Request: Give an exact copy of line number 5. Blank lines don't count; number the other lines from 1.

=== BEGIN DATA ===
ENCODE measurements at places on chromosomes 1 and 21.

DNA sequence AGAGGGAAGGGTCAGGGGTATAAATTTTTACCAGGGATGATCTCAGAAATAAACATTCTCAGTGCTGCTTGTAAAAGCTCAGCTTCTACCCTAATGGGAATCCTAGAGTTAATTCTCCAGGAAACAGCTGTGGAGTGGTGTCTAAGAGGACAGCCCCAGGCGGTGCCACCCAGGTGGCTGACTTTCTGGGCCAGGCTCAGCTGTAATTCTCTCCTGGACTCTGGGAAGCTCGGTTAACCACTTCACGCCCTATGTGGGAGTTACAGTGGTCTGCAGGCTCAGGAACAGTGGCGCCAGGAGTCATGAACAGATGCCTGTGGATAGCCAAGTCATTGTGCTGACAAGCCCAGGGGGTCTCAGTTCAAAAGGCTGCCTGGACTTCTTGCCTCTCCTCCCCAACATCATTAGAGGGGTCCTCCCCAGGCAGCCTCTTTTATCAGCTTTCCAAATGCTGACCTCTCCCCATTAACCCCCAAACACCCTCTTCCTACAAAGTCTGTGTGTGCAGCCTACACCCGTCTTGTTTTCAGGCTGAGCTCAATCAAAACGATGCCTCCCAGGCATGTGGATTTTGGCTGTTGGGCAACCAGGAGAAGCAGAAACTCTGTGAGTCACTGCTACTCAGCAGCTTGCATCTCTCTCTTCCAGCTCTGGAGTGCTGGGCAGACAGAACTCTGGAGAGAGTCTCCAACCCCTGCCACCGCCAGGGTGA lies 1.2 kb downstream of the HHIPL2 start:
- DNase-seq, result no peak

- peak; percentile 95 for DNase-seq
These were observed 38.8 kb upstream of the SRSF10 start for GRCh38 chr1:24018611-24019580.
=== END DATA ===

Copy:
These were observed 38.8 kb upstream of the SRSF10 start for GRCh38 chr1:24018611-24019580.